Delivery

Ele.me Cleared To Use Food Delivery Drones In China

Ele.me

As China’s local-delivery market grows at a rapid pace, with more people turning to their smartphones to order food, Ele.me has been cleared to deliver orders in a Shanghai industrial park by drone. However, the system won’t bring meals to their final destinations only to select drop-off points, the South China Morning Post reported.

With the drone delivery system, Ele.me customers would be able to order meals through their smartphones and have them delivered soon after confirming an order. In terms of logistics, Ele.me’s workers would collect multiple orders and place them inside a drone at the route’s starting point. Once drones reached a drop-off location, workers would distribute the meals to the final destination. With drone deliveries, Ele.me could have lower operating costs, since less human delivery drivers would be needed to transport the company’s deliveries. Furthermore, Ele.me wouldn’t charge customers extra for using the drone delivery service.

As of now, Ele.me has people delivering food on motorbikes across China — and Ele.me is hardly the only company in China working on drone delivery. ZTO Express, an express delivery company, believes that using drones to deliver goods in rural China is possible. In an interview with CNBC last November, ZTO Express CFO James Guo revealed that ZTO’s latest drone delivery tests “went well.”

“We just completed our testing of drone use a few months ago,” Guo said in November. “This is still at the trial testing period because we need to get a license from the government in order to use drones for commercial [purposes]. But the testing went well, because we successfully reduced delivery time by about 60 percent.”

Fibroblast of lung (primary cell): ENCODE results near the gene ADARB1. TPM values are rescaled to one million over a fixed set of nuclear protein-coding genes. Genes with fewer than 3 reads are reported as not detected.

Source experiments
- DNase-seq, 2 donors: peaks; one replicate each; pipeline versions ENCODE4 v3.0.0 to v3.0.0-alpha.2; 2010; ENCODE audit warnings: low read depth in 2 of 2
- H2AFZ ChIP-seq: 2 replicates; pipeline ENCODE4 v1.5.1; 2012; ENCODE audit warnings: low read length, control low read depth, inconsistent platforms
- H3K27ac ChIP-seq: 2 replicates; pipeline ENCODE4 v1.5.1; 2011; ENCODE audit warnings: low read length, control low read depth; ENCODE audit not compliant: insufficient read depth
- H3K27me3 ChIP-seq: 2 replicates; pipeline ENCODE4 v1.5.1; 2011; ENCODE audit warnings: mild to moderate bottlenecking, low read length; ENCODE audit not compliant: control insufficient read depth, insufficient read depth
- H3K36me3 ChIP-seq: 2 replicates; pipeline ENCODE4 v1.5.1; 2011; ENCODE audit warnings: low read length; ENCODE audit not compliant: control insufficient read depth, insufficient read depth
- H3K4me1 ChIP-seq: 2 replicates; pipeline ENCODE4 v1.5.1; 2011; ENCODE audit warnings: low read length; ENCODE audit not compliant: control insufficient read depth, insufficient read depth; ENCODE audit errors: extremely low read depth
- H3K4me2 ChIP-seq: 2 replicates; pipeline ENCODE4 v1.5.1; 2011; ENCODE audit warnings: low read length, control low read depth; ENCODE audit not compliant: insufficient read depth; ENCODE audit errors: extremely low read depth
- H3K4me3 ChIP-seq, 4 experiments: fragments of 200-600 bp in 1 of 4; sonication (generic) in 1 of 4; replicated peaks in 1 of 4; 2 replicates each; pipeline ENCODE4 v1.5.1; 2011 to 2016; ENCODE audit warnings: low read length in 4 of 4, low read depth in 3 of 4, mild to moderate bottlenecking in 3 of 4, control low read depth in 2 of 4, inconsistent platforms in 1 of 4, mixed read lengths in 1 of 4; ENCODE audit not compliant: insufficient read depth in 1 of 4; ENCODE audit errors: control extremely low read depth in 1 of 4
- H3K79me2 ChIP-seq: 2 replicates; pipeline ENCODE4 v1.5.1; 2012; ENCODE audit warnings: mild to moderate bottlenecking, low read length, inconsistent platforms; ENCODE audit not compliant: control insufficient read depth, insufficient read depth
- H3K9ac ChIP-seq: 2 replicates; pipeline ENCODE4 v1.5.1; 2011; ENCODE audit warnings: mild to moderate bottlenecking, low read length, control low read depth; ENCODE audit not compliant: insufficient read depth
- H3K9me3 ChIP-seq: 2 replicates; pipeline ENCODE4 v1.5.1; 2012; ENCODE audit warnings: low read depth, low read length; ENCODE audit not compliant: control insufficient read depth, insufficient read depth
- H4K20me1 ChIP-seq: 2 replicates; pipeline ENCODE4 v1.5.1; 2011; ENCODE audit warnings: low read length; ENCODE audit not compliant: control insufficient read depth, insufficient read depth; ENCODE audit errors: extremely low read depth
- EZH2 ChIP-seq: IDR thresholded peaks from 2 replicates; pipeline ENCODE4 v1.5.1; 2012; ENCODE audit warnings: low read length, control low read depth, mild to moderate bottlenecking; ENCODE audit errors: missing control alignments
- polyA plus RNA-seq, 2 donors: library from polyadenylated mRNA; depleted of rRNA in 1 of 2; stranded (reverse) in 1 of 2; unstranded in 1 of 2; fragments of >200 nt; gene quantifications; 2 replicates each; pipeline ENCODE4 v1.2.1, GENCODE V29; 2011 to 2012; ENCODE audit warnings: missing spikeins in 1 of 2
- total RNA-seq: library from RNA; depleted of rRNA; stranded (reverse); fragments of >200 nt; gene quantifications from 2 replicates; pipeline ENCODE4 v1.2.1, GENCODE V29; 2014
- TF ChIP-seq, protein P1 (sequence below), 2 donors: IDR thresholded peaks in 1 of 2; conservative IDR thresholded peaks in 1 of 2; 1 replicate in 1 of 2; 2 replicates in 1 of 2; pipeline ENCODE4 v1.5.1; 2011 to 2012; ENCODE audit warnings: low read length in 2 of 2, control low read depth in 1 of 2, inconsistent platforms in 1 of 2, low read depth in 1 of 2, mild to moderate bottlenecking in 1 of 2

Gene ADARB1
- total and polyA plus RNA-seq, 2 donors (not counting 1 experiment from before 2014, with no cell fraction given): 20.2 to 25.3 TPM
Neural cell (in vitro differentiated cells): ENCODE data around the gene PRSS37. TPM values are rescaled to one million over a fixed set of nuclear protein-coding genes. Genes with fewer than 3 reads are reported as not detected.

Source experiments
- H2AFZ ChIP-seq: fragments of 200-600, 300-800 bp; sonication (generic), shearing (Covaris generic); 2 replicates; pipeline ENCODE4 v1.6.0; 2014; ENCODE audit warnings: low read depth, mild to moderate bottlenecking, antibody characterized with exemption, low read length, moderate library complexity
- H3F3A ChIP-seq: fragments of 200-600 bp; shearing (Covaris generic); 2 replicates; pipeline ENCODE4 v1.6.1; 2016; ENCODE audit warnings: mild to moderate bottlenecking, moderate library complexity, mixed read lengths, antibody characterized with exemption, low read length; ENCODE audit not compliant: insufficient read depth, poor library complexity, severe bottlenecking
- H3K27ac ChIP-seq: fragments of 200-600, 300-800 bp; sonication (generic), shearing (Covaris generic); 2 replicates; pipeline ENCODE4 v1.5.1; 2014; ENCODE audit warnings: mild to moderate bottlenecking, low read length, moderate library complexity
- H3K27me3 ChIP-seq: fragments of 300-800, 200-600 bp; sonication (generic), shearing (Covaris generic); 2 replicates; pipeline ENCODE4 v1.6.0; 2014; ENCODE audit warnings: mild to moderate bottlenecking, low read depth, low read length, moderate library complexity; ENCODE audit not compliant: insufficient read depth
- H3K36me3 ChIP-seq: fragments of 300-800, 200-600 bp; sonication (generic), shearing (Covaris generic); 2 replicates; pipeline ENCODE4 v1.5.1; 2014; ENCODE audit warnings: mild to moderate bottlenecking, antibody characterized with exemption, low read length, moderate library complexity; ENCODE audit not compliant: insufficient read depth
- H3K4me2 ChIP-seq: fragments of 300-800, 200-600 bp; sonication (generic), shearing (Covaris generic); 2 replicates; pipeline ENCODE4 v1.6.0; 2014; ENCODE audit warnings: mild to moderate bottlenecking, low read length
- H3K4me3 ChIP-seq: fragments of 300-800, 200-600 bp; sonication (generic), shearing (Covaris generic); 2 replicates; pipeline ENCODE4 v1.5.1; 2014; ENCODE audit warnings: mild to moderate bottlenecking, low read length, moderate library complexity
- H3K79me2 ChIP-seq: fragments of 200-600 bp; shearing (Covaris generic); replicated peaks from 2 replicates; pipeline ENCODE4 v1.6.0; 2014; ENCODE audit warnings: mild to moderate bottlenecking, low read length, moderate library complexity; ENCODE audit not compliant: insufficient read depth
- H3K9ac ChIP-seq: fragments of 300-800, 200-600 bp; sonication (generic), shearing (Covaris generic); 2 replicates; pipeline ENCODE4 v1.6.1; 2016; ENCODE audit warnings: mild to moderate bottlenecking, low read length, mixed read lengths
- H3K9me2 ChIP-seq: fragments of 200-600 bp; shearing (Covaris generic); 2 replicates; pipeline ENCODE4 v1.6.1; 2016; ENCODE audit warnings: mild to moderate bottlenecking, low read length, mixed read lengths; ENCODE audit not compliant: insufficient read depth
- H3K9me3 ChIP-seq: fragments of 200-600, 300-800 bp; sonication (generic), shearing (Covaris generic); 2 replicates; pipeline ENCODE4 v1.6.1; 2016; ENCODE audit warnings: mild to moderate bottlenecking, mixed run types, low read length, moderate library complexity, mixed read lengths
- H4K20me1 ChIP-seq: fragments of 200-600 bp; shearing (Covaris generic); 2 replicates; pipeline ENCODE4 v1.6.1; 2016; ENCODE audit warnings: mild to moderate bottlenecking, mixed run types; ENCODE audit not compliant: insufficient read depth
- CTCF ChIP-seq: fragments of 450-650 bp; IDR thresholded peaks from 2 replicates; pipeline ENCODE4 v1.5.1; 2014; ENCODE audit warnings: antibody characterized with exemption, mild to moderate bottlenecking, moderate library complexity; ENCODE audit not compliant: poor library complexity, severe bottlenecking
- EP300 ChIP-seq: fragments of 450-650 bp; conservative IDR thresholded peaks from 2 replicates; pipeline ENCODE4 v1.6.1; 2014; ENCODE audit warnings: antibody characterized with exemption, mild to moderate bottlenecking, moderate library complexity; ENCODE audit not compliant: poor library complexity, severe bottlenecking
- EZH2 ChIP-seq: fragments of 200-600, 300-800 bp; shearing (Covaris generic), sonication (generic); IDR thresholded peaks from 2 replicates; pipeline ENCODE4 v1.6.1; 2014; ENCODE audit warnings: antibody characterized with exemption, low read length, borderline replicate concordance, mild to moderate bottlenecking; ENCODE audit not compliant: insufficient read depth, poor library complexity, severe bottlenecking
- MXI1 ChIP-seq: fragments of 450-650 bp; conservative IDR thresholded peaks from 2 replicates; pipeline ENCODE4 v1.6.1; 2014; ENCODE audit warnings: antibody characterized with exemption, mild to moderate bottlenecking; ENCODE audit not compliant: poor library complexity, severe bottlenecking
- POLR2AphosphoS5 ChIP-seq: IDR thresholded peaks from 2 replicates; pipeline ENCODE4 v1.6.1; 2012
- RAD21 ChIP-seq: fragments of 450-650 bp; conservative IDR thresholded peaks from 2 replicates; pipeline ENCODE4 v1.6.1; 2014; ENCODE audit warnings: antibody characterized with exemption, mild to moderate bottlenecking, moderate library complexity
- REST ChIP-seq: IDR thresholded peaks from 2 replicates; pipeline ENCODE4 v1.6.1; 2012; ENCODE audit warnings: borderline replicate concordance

In the interview, Guo also said that drone delivery could be especially helpful for Chinese shoppers in rural areas, improving overall accessibility of Chinese businesses to those remote places, as well as reducing losses and delivery times for the entire network. And, in the U.S., Amazon sees drones as a useful way to handle last-mile deliveries.

For example, Amazon has a new patent in its portfolio this time for technology that allows self-driving trucks to interface with drones. With the technology, Amazon could have the trucks give the packages to drones or, say, cars, bike messengers or robotic couriers to make the deliveries, Chain Store Age reported.

However, this is not the first patent that Amazon has received for drone-related technology. The retailer was awarded a patent earlier this year for a drone that will use recognition of human gestures and voice commands to deliver packages. Will other companies include these features in their drones? That remains to be seen. But drones are expected to start making more of an appearance.

According to Jay Merkle, a senior Federal Aviation Administration (FAA) air-traffic control official, that rollout could be delayed if security issues aren’t successfully addressed, but some companies and government agencies working toward delivery and other drone applications “think they might be ready to operate this summer.”

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